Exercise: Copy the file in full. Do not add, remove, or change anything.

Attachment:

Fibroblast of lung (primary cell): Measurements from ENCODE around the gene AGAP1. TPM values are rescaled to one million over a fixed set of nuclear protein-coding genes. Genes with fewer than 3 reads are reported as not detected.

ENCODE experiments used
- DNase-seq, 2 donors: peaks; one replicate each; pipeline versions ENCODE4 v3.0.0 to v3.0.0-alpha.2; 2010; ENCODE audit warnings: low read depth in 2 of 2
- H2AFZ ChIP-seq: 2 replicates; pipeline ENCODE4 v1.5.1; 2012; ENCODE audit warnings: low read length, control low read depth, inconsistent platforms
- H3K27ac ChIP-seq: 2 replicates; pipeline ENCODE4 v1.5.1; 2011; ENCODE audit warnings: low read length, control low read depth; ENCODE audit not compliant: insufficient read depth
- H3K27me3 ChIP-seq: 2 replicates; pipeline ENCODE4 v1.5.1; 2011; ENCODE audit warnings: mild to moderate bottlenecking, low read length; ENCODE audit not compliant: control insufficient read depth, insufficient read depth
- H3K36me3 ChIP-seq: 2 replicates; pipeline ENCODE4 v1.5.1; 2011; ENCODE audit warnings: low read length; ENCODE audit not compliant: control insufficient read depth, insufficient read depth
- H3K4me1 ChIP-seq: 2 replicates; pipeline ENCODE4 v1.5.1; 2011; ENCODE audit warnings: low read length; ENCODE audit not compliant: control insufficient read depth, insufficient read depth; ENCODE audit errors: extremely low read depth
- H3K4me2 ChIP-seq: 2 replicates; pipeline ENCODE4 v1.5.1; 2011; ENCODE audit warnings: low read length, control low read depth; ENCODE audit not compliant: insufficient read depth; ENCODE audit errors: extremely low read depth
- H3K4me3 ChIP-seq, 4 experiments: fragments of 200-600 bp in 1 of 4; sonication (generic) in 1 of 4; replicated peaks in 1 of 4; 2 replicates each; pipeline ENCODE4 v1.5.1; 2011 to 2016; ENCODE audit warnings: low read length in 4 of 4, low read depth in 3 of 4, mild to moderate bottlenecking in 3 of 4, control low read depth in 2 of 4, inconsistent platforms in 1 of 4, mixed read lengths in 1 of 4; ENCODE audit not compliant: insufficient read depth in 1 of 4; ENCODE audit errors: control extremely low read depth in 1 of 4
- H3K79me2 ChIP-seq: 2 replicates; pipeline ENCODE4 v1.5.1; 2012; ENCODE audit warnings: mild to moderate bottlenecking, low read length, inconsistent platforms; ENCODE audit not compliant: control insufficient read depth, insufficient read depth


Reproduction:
Fibroblast of lung (primary cell): Measurements from ENCODE around the gene AGAP1. TPM values are rescaled to one million over a fixed set of nuclear protein-coding genes. Genes with fewer than 3 reads are reported as not detected.

ENCODE experiments used
- DNase-seq, 2 donors: peaks; one replicate each; pipeline versions ENCODE4 v3.0.0 to v3.0.0-alpha.2; 2010; ENCODE audit warnings: low read depth in 2 of 2
- H2AFZ ChIP-seq: 2 replicates; pipeline ENCODE4 v1.5.1; 2012; ENCODE audit warnings: low read length, control low read depth, inconsistent platforms
- H3K27ac ChIP-seq: 2 replicates; pipeline ENCODE4 v1.5.1; 2011; ENCODE audit warnings: low read length, control low read depth; ENCODE audit not compliant: insufficient read depth
- H3K27me3 ChIP-seq: 2 replicates; pipeline ENCODE4 v1.5.1; 2011; ENCODE audit warnings: mild to moderate bottlenecking, low read length; ENCODE audit not compliant: control insufficient read depth, insufficient read depth
- H3K36me3 ChIP-seq: 2 replicates; pipeline ENCODE4 v1.5.1; 2011; ENCODE audit warnings: low read length; ENCODE audit not compliant: control insufficient read depth, insufficient read depth
- H3K4me1 ChIP-seq: 2 replicates; pipeline ENCODE4 v1.5.1; 2011; ENCODE audit warnings: low read length; ENCODE audit not compliant: control insufficient read depth, insufficient read depth; ENCODE audit errors: extremely low read depth
- H3K4me2 ChIP-seq: 2 replicates; pipeline ENCODE4 v1.5.1; 2011; ENCODE audit warnings: low read length, control low read depth; ENCODE audit not compliant: insufficient read depth; ENCODE audit errors: extremely low read depth
- H3K4me3 ChIP-seq, 4 experiments: fragments of 200-600 bp in 1 of 4; sonication (generic) in 1 of 4; replicated peaks in 1 of 4; 2 replicates each; pipeline ENCODE4 v1.5.1; 2011 to 2016; ENCODE audit warnings: low read length in 4 of 4, low read depth in 3 of 4, mild to moderate bottlenecking in 3 of 4, control low read depth in 2 of 4, inconsistent platforms in 1 of 4, mixed read lengths in 1 of 4; ENCODE audit not compliant: insufficient read depth in 1 of 4; ENCODE audit errors: control extremely low read depth in 1 of 4
- H3K79me2 ChIP-seq: 2 replicates; pipeline ENCODE4 v1.5.1; 2012; ENCODE audit warnings: mild to moderate bottlenecking, low read length, inconsistent platforms; ENCODE audit not compliant: control insufficient read depth, insufficient read depth